Great Lakes now spell SCHMOE Geography: The five Great Lakes used to be remembered by the mnemonic device HOMES. JTC But the addition of Lake Champlain has changed that -- and much more.

Sun Journal

March 18, 1998|By Joe Mathews | Joe Mathews,SPECIAL TO THE SUN

BURLINGTON, Vt. -- As Lake Champlain completes its first week as the newest member of the Great Lakes, people who live alongside America's sixth-largest body of fresh water are dealing with a mild winter and a higher profile.

Vigorously, but politely, they defend the 14-mile wide, 125-mile-long lake -- that extends from Whitehall, N.Y., to Winooski, Vt. -- from critics who see its new-found Greatness as undeserved.

Happily and humorously, lake dwellers contemplate new road signs, new T-shirts ("I went to the Great Lakes but ended up in Vermont with this lousy T-shirt") -- and a new mnemonic device.

H-O-M-E-S was the way geography students used to remember the five Great Lakes: Huron, Ontario, Michigan, Erie, Superior. Add Champlain and scramble. Yes, kids and teachers: S-C-H-M-O-E.

Champlain is as important here as moose sightings and maple walnut ice cream.

"We were always told in school that Champlain should be the sixth Great Lake," says Andrew Robinson, 22, a Vermont Teddy Bear factory worker whom everyone calls Rooster on account of what he resembled after a grade-school snowball fight. "I don't ,, know if we're truly Great, but I love living on the lake. It's wicked good."

Nevertheless, polls show that a majority of Americans can't place Champlain on a map. Its current celebrity stems from a nifty congressional move by Democrat Patrick J. Leahy, Vermont's senior senator, to make marine-biology researchers here eligible for $56 million in federal Sea Grant funds. The money is restricted to 29 colleges in states bordering the Great Lakes, the Gulf of Mexico or the oceans. So Leahy stuck some words into a bill: "The term 'Great Lakes' includes Lake %o Champlain."

President Clinton signed it. Presto, a Great Lake.

The "real" Great Lakes became eligible for Sea Grant funds in 1970 through similar legislative sleight-of-hand -- a federal law that declared the five lakes "America's fourth seacoast."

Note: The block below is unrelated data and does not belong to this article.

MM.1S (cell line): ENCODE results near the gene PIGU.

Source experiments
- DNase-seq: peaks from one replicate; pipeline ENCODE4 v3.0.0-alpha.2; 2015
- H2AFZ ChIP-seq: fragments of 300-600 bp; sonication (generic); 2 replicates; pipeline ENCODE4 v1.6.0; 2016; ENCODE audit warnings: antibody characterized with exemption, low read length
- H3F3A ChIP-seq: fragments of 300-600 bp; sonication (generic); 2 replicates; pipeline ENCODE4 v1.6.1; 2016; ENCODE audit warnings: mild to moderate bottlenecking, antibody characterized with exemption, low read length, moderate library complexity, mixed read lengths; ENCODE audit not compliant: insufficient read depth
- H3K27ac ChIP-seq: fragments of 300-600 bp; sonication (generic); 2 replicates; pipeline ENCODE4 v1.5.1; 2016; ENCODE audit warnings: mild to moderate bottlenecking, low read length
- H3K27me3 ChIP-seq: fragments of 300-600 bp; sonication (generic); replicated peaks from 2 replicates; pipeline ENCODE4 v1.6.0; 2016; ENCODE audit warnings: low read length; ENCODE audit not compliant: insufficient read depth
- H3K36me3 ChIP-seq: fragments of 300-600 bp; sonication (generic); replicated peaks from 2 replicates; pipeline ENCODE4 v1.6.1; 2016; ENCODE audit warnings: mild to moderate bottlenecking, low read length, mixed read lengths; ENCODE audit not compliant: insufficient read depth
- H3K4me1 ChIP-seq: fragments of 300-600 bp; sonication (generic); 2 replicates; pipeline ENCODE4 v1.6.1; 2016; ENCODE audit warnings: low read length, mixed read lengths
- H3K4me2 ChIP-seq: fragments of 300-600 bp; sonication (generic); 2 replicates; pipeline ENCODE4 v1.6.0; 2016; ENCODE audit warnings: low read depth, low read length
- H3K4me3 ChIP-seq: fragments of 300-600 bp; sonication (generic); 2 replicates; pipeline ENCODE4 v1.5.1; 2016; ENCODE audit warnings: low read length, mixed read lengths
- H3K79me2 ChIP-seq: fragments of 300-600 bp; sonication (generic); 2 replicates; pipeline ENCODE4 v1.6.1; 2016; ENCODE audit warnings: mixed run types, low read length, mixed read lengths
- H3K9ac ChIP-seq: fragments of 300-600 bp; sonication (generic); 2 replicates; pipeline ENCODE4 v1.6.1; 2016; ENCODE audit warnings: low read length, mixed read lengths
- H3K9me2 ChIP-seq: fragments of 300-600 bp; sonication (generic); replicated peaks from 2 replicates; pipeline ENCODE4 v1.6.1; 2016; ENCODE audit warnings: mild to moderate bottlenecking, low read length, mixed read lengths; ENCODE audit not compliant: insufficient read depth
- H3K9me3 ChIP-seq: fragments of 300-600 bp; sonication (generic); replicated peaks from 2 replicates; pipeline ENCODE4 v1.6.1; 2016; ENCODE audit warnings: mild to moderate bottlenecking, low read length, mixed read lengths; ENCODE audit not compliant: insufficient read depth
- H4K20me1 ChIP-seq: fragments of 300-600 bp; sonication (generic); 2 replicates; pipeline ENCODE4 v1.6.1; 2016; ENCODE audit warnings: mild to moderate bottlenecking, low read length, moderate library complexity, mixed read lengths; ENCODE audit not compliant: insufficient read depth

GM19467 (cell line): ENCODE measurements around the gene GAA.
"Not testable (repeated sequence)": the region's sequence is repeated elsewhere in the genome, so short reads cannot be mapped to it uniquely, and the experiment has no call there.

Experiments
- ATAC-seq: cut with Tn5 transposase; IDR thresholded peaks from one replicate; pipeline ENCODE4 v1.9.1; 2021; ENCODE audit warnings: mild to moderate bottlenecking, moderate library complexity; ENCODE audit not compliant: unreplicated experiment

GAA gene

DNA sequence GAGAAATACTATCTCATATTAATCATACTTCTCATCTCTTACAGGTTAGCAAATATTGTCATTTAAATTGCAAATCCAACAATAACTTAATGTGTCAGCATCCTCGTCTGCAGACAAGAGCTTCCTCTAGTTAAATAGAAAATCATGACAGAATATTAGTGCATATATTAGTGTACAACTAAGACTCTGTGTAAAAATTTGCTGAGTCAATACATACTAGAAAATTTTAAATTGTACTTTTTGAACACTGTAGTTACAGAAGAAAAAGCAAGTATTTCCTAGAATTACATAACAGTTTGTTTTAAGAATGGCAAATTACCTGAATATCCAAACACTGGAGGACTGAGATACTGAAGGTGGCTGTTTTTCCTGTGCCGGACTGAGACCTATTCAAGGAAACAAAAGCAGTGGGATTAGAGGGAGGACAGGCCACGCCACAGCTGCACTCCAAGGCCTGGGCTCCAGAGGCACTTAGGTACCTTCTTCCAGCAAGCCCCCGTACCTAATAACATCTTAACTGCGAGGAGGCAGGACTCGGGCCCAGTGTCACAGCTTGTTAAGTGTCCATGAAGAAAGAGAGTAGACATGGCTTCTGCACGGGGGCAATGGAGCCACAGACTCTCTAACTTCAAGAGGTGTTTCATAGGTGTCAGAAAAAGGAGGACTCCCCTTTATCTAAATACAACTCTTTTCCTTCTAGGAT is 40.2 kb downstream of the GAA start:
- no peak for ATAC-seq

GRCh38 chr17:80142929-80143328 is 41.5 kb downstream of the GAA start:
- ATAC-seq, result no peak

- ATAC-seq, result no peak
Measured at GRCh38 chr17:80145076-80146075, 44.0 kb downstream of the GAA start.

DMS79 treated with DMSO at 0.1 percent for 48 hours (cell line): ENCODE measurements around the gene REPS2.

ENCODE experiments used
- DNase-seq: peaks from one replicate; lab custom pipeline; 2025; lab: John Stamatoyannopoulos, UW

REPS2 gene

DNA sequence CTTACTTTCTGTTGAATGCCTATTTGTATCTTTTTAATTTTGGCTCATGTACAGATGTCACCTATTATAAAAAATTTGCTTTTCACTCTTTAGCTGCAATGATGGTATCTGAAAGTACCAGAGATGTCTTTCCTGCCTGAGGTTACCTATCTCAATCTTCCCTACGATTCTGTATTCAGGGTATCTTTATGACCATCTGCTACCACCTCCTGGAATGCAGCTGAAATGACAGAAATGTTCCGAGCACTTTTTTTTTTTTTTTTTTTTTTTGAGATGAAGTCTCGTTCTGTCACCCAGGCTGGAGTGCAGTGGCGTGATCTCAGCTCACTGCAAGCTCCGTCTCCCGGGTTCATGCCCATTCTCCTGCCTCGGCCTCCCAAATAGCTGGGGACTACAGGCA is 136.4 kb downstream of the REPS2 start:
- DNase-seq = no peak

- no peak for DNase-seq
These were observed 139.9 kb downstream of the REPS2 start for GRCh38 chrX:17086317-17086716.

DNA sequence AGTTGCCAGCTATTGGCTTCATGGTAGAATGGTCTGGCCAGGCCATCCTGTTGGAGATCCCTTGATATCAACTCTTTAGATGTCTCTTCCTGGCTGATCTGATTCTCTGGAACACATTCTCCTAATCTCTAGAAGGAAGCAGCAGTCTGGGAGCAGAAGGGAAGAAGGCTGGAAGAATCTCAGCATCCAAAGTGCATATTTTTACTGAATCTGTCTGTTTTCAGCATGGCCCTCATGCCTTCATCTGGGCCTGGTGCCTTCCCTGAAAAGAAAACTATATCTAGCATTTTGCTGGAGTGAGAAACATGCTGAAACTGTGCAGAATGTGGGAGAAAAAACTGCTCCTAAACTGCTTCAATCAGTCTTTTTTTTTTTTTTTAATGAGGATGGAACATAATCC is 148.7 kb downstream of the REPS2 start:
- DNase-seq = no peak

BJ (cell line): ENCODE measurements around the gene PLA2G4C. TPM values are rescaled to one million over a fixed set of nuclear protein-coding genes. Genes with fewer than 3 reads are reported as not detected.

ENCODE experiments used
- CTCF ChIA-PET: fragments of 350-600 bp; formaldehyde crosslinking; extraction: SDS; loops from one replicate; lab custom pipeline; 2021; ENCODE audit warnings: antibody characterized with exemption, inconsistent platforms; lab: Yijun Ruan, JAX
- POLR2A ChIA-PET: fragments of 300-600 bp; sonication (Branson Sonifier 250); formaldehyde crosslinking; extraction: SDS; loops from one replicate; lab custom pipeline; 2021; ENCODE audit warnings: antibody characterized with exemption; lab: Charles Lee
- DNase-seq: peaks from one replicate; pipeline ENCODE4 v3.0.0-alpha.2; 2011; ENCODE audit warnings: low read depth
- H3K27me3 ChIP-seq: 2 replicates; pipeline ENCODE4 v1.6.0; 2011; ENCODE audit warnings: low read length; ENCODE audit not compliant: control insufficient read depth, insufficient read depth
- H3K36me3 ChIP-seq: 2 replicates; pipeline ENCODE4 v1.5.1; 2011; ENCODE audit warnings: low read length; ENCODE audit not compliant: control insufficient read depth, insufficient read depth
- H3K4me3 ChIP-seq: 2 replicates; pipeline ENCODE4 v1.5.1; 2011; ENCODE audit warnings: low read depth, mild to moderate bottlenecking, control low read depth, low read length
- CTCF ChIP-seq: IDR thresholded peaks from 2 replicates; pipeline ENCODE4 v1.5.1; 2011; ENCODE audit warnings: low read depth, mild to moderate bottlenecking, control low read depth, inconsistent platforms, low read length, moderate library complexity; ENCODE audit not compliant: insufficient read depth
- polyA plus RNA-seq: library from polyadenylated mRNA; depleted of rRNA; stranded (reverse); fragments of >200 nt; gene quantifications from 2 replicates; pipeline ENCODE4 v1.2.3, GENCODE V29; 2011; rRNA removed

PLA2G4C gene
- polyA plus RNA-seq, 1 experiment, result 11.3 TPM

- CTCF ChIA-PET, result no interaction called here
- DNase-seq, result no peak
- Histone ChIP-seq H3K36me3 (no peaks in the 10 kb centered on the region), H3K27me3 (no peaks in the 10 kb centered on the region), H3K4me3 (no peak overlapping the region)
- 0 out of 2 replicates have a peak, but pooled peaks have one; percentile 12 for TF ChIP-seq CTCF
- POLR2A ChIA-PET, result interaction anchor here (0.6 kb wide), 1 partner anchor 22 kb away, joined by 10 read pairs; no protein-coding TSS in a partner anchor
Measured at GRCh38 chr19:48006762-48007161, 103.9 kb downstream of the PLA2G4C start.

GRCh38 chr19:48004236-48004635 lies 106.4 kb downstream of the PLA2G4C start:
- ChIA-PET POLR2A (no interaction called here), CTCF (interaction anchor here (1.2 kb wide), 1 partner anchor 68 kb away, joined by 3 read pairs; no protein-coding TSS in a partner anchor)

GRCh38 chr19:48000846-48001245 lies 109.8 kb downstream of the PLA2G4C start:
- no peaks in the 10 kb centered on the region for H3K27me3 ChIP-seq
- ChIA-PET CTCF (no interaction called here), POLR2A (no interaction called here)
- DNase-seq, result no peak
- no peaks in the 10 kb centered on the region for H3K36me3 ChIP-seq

Midwesterners nevertheless bitterly denounce Champlain's new designation. They say the lake is just one-fifteenth the size of Lake Ontario, the smallest Great Lake, and that it resembles nothing so much as a river as it flows north to the St. Lawrence Seaway.

"We have some 1,000-foot-long iron carriers out here in dock," says Davis Helberg, port director for Duluth, Minn., on Lake Superior. "Maybe if we donated one of them to those nice people in Vermont, they could take it and make a bridge across the little lake they have there."

Adds Republican Rep. Fred Upton of Michigan: Champlain is a mere "pencil line on the map."

Lost in this uproar were some important facts. Despite the size difference, Champlain has long been considered a first cousin, if not a full-blooded brother, of the five lakes to the west.

Like the other Greats, Champlain is a cold, deep, freshwater lake, formed by glaciers at the end of the Pleistocene ice age. It also suffers from surprisingly fierce storms and high waves, and borders multiple U.S. states and Canada.

And in American history, the lake, which was named for Samuel de Champlain, the French explorer who discovered it in 1609, is without peer. Known in colonial times as "the key to the continent," Lake Champlain saw major sea battles during the French and Indian War; the capture of Fort Ticonderoga by Ethan Allen and Benedict Arnold during the Revolution, and the Battle of Plattsburg during the War of 1812, when Capt. Thomas Macdonough trounced the British in one of the decisive naval battles of the conflict.

During the 19th century, Burlington, the largest city along the lake (40,000 as of 1995), was America's third-busiest lumber port. Situated between the Adirondacks of New York and the Green Mountains of Vermont, the 400-foot-deep lake was filled at first by seawater from the Atlantic. It still contains a 500-million-year-old coral reef, the world's oldest.

"It's not as big as the other Great Lakes," says Jason Bushey, who is studying the lake's geology and ecology in his fifth-grade class at Edmunds Elementary in Burlington. "But look at me. Smaller can be better."

Informal links between researchers in Vermont and the Great Lakes states are numerous. University of Wisconsin scientists have studied Champlain's fish population. A Vermont researcher works with the University of Michigan in his studies of mercury contamination. Professors in both areas take a ribbing from ocean researchers, who get the bulk of the research money and prestige.

"I love the Great Lakes, so this dispute is a little uncomfortable to me," says Al McIntosh, a University of Vermont professor who spent summers on Lake Michigan as a teen-ager and now studies chemical pollutants in Lake Champlain. "We are already a Great Lake in a research sense, because the lakes are so similar in their environments."

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